Trigger construction and application was diverse. Triggers found in ancient drawings of trebuchets do not always reflect the method of firing a trebuchet. Due to the proximity of the trigger in conjunction with the beam, it has been suggested that the soldier who’s duty to pull the trigger may have been just as dangerous as the soldier on the frontline. A common trigger was a rope-over beam method. The rope then needed to be expelled by a mallet, pin or snap (“Trebuchet Triggers”).
When laying siege to a wall or castle stone or lead balls of the same caliber (weight and size) were used. This allowed consistent and accurate shots. The complete trebuchet mechanical system is truly a dynamic one. The velocity, distance, and trajectory are not only dependant on the ratio of projectile weight to counterweight but also the sling length, cog length and angles, and beam length and angles and counterweight motion. Firing a projectile in a short sling versus a long sling resulted in a steeper or grazing trajectory respectively. However these trajectories were also determined by the size and weight of the projectiles and counterweight (Nossov, 177).
Impacts of the Trebuchet….
The trebuchet expanded and impacted Islamic, Mongol and European conquest. It was a weapon which held both offensive and defensive operations and was an instrument which helped propelled the “Black Death” epidemic across ancient Europe – as diseased corpses were hurled into cities (Chevedden, Eigenbrod, Foley, and Soedel, 2).Further it seems to have had an impact on theories of motion and the development of clocks and pendelums.
“During their heyday, trebuchets received much attention from engineers indeed; the very word ‘engineering’ is intimately related to them. In Latin and the European venaculars, a common term for trebuchet was ‘engine’ (from ingenium, ‘an ingenious contrivance’), and those who designed, made and used them were called ingeniators” (Chevedden, Eigenbrod, Foley, and Soedel, 3).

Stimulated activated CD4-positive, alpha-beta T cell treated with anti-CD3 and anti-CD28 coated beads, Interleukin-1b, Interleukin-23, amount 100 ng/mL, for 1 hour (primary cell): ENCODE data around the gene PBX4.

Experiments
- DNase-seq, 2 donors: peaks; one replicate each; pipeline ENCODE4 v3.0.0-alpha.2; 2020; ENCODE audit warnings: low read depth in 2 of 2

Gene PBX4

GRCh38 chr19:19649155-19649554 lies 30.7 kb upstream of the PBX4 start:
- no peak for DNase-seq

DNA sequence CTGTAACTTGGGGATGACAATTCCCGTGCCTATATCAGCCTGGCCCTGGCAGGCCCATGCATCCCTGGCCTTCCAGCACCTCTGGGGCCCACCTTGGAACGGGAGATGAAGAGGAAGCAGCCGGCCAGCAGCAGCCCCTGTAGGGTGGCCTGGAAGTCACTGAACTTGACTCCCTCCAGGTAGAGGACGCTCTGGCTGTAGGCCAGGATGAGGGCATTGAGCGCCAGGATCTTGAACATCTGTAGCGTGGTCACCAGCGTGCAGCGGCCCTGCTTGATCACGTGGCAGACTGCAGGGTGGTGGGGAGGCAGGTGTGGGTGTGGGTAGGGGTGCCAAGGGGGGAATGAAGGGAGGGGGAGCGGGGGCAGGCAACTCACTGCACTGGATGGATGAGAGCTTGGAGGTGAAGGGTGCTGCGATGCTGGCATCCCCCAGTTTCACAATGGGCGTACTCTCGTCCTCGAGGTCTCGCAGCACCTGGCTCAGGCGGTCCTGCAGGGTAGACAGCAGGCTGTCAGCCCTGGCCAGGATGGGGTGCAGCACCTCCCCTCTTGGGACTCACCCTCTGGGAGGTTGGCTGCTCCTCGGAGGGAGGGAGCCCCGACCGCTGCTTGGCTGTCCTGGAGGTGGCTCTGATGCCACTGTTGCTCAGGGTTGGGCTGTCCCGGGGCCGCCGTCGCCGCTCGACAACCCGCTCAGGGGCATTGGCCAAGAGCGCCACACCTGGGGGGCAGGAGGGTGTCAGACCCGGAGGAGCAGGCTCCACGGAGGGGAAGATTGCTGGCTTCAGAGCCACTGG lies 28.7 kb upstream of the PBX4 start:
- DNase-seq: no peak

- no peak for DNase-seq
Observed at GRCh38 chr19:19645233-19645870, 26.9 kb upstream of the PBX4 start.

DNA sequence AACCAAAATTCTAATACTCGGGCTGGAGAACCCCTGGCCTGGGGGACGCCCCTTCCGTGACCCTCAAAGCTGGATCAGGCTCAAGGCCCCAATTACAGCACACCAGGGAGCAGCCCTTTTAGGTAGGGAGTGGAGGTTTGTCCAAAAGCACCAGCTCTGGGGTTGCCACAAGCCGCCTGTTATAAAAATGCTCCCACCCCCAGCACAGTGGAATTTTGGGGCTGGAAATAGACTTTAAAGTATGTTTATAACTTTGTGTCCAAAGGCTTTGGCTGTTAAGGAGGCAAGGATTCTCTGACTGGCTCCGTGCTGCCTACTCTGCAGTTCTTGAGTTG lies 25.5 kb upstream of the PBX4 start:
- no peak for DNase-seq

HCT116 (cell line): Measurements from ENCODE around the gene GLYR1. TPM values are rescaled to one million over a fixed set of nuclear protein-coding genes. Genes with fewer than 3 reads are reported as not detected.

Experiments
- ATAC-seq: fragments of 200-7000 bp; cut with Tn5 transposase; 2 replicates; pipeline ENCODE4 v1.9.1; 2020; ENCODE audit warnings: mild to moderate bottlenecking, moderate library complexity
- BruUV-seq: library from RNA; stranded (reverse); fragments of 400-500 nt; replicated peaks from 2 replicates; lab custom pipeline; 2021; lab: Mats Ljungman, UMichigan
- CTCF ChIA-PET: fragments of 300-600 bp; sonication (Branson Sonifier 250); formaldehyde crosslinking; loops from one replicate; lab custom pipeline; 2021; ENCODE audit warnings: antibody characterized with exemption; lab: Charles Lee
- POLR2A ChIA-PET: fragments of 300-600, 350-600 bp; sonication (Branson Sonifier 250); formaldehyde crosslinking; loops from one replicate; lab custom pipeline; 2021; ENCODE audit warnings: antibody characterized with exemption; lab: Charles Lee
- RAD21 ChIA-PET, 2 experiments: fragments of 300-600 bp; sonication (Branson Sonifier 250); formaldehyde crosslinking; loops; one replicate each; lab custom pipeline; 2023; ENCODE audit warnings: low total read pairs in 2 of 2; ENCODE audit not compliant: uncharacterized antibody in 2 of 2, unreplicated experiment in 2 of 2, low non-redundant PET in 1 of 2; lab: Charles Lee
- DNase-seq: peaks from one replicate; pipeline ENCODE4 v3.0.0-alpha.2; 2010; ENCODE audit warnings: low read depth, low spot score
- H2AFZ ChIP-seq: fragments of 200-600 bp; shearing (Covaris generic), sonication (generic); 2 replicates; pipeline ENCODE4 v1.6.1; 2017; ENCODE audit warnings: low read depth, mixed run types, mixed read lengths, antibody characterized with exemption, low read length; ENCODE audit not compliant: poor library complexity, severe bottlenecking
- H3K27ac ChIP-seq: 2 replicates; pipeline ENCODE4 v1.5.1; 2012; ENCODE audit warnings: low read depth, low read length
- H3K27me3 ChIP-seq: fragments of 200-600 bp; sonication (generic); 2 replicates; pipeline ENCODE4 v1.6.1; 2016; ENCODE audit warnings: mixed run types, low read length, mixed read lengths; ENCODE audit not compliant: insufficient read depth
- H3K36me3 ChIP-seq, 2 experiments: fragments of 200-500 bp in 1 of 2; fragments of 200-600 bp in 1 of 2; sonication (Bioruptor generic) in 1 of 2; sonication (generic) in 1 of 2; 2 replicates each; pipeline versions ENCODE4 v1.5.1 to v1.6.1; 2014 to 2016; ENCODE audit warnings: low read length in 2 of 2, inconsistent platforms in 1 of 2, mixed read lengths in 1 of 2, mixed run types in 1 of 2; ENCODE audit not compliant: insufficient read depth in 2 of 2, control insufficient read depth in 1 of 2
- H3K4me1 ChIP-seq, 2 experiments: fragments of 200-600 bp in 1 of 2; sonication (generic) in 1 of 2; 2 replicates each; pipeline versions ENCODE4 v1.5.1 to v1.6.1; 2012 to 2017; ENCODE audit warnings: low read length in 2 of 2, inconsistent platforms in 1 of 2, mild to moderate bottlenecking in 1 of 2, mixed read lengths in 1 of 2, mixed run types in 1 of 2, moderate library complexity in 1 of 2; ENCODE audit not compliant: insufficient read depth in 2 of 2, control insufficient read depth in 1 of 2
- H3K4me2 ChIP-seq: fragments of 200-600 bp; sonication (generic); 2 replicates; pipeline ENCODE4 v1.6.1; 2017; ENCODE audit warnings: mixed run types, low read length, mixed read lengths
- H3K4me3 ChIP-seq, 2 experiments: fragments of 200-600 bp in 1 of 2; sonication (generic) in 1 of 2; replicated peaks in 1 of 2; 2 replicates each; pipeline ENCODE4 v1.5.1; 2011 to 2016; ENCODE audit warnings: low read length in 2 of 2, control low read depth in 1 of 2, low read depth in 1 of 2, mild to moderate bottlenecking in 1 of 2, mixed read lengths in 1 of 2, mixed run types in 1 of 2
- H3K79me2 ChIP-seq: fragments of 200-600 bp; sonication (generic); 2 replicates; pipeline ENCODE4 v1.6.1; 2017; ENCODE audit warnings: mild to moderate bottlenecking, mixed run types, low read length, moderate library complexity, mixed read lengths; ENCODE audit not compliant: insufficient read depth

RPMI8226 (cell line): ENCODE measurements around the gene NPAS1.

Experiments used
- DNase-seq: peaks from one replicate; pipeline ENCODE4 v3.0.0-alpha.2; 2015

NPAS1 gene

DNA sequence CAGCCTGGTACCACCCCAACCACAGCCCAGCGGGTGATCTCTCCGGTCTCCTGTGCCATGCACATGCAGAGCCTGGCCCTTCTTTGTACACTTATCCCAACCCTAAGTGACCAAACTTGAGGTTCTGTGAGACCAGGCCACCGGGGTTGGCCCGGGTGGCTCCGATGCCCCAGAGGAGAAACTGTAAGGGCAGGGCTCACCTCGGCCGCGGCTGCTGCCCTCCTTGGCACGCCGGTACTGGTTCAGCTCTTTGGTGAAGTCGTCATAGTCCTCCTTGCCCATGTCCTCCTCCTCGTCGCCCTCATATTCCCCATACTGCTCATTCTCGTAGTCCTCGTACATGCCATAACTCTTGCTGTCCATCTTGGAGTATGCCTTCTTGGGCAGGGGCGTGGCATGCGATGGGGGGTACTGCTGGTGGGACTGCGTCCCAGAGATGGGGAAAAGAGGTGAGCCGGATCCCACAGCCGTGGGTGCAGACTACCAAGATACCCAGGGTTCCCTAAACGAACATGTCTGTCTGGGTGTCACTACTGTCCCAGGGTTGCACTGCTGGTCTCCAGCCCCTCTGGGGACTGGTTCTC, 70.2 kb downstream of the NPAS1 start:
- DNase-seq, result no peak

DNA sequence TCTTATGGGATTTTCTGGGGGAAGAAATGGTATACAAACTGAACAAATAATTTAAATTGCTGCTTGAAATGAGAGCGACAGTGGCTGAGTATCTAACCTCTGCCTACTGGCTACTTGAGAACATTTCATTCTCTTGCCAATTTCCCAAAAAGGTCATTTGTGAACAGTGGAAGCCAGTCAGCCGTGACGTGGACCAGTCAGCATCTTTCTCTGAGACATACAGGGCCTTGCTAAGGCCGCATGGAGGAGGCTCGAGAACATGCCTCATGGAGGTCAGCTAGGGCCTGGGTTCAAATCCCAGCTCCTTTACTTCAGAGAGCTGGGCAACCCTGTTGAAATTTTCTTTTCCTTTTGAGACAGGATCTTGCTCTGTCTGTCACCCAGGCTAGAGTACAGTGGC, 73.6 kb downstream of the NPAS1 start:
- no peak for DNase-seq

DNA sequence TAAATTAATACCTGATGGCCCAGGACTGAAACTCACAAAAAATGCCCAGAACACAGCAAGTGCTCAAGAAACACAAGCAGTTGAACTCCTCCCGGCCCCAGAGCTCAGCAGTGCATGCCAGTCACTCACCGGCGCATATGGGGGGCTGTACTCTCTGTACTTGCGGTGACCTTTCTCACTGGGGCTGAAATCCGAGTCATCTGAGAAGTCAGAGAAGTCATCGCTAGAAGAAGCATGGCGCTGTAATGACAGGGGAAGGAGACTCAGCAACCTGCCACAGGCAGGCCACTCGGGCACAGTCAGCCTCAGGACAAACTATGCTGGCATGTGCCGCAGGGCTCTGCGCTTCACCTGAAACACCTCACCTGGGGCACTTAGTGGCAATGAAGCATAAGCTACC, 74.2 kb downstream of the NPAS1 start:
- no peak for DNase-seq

The trebuchet was a multifaceted feat that furthered science, engineering, technology, as well as politics and war. It impacted four civilizations of which “its fullest development [was achieved] in Western Europe” (Chevedden, 71-72). Today it’s role helps students understand not only historical achievements but also physical principles that were discovered centuries ago. It has been well enjoyed by historians, layman, hobbyists and enthusiasts. As for myself, I have enjoyed learning what made the trebuchet a “Great Idea of the West.”
Chevedden, Paul E. “The Invention of the Counterweight Trebuchet: A Study in Cultural Diffusion.” Dumbarton Oaks Papers, Vol. 54 (2000): pp. 71-116. JSTOR. Web. Apr 1. 2011. <http://www.jstor.org/stable/1291833>.
Chevedden, Paul E. Eigenbrod, Les. Foley, Vernard. And Soedel, Werner. “The Trebuchet.” Scientific American Spec. Online Issue. Scientific American, Inc. Feb. 2002. Web. 1. Apr. 2012.
Peter of Eboli. Cesky: Obránci hradu. 12th century. <http://www.compagniasantuberto.it/images/frombola/liber2.jpg>. Web. 18 Apr. 2012
Nossov, Konstantin. Ancient and Medieval Siege Weapons: A Fully Illustrated Guide to Siege Weapons and Tactics.Guilford: TheLyons Press-The Globe Pequot press, 2005.
“Trebuchet.” The Middle Ages Website. Sep. 20, 2006. n.p. Web. 1 Apr. 2012. < http://www.middle-ages.org.uk/trebuchet.htm>.
“Trebuchet Triggers.” Greg Company Trebuchet. Russell Miners, Nov. 2000. Web. 1 Apr. 2012. <http://members.iinet.net.au/~rmine/triggers.html>.
“Unknown”, Image from an illuminated manuscript depicting a Byzantine siege of a citadel. 11th century. <http://en.wikipedia.org/wiki/File:Byzantine_Trebuchet_Skylintzes.jpg>. Web. 18 Apr. 2012.
One response to “Mini replica of a Thirteenth Century Hinged-counterweight Trebuchet”